A 3 minute read
Jan 17, 2017 10:14:10 AM

NYC Health and Hospitals

The NYC Health + Hospitals today announced a new pilot program that is improving the quality of life of long-term hospital patients who are difficult to discharge into post-acute care settings and is helping the health system save millions in costly and unnecessary hospital stays. Through the program, patients transition out of the hospital and into post-acute settings better suited to provide the care they need.

The “Better Way to Live” program brings together a joint team of hospital and post-acute care providers to develop a new transition path, targeted interventions, and services for “Alternate Level of Care,” or ALC, patients, i.e., patients who are no longer acutely ill but cannot live on their own and prove difficult to discharge into the next appropriate level of care due to their medical, mental health, and social challenges. The pilot has already successfully transitioned more than 60 ALC patients—some who were hospitalized for months and even a year—into long-term care beds in the public health system’s top-ranked post-acute nursing facilities. Once expanded system-wide, the program is expected to save the health system more than $3.5 million annually.

“Hospitals throughout the country struggle with how to handle ALC patients,” said Stanley Brezenoff, NYC Health + Hospitals interim president and CEO. “We’ve always had the components of an integrated system, but we are now taking advantage of the opportunities that real integration presents. And this is a great example of a win-win that our system transformation is creating.”

“No one wants to be in a hospital any longer than medically necessary. Yet too many adults commonly face obstacles for placement into long-term care facilities due to health insurance status, cognitive impairment, mental health conditions, inappropriate housing options, and limited nursing facility beds,” said Maureen McClusky, Senior Vice President for Post Acute Care. “We saw an opportunity to remove the barriers and give these patients a better and safer quality of life, to more thoughtfully integrate our services system-wide, and to save the system dollars.”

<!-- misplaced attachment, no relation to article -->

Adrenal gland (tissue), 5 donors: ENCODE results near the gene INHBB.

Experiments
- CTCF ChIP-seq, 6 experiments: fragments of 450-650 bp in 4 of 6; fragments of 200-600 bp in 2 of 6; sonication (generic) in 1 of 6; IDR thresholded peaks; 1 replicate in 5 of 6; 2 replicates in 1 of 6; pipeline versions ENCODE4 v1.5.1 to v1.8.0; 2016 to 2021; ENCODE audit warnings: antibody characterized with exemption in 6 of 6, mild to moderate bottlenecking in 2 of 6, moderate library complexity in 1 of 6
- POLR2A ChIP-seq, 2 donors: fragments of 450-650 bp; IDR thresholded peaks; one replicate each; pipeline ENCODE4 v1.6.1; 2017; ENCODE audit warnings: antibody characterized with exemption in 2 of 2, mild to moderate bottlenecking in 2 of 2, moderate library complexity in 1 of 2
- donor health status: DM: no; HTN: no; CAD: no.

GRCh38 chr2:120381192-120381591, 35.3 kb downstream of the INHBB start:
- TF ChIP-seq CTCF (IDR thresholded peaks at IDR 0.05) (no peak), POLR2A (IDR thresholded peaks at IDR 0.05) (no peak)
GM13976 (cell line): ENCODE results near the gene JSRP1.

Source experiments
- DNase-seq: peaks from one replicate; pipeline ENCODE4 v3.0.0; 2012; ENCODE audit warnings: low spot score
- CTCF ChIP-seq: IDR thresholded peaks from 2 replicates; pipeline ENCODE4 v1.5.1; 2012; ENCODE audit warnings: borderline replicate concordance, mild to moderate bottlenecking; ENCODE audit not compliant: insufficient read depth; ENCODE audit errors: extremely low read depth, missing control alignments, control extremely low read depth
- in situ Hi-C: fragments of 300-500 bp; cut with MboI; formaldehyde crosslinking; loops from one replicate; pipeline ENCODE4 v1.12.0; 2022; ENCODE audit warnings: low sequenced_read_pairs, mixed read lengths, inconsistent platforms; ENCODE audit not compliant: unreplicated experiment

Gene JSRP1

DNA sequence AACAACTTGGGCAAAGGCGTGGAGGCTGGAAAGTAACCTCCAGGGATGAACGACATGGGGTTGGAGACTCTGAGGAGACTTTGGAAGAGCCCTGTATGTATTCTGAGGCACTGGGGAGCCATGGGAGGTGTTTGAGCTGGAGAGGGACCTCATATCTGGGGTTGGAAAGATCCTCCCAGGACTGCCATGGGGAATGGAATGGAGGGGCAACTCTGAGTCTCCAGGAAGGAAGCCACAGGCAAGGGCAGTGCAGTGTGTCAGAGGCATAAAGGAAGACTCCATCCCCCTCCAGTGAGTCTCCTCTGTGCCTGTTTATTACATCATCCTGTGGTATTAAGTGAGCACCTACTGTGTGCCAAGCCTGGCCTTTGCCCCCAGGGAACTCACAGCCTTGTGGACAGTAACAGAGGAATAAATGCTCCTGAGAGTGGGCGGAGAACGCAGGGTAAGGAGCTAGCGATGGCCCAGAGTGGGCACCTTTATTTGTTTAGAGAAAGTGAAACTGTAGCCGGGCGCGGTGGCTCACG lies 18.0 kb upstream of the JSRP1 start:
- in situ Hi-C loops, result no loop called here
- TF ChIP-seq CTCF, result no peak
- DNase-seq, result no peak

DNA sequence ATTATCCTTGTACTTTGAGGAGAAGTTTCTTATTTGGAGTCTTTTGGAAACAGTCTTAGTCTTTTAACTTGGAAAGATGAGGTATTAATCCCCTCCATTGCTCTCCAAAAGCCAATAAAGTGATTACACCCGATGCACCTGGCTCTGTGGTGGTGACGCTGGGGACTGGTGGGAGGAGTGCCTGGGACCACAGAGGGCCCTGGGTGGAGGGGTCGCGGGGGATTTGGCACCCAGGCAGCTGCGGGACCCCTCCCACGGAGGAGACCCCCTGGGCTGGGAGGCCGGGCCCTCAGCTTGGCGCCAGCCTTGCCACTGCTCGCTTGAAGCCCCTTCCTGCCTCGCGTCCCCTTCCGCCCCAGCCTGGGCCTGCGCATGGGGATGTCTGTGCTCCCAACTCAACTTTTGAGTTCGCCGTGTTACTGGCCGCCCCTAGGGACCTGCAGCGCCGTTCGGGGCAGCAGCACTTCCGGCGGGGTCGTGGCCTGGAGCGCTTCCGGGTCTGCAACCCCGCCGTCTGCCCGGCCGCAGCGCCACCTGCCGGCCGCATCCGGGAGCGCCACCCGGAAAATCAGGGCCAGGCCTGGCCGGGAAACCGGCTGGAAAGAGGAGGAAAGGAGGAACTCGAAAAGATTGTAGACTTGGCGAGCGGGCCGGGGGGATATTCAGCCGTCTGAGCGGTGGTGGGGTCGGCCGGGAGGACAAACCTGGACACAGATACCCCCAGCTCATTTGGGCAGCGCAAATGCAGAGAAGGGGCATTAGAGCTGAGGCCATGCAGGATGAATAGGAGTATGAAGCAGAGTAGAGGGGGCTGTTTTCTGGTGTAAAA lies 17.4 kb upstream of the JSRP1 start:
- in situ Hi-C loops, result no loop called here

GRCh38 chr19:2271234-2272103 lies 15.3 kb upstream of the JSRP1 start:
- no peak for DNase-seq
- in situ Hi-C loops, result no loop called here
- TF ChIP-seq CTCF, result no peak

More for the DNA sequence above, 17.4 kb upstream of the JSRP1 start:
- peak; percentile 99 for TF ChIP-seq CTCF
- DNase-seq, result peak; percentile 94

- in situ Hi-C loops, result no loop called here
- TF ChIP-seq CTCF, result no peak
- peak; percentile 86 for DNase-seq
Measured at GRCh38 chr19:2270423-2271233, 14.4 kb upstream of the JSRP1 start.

“Given the immense challenges hospitals face in discharging long-stay patients, the goal becomes ensuring they continue to receive high-quality care,” said Greater New York Hospital Association president Kenneth E. Raske. “With the ‘Better Way to Live’ program, NYC Health + Hospitals is not only providing their ‘permanent patients’ with the very best care, but also finding ways to safely transition them to a more appropriate care setting. With this stellar concept, NYC Health + Hospitals’ entire leadership team has once again shown its vision and deep commitment to patient care.”

In the pilot, which launched four months ago, 62 patients made the transition from NYC Health + Hospitals/Bellevue to one of three post-acute care facilities in the public health care system: NYC Health + Hospitals/Coler on Roosevelt Island, NYC Health + Hospitals/Carter in Harlem, and NYC Health + Hospitals/Gouverneur on the Lower East Side.

Under the pilot, a team from NYC Health + Hospitals/Bellevue holds a weekly teleconference with the leaders of the participating post-acute care facilities to discuss possible candidates for the program—their clinical needs, efforts to transition them home (with or without home care), related social concerns, and any other factors that need to be weighed. Each case is assessed independently, and when transition to a post-acute care facility is recommended, the team discusses which facility is the best fit for the patient, as well as any particular accommodations that must be made to address a patient’s unique needs.

“Hospitals are designed to address acute health issues, not to meet the long-term stay needs of our patients,” said William Hicks, CEO of NYC Health + Hospitals/Bellevue. “Our pilot is important to improve the lives of patients and to conserve valuable resources for the hospital and the system.”

“While important, the financial benefits pale in comparison to the vast difference in quality of life that these patients have experienced,” said Robert Hughes, CEO of NYC Health + Hospitals/Coler, the system’s 815-bed post-acute care facility on Roosevelt Island. “Some of the patients transferred to us we can rehab and transition back home. Others stay with us long term.”

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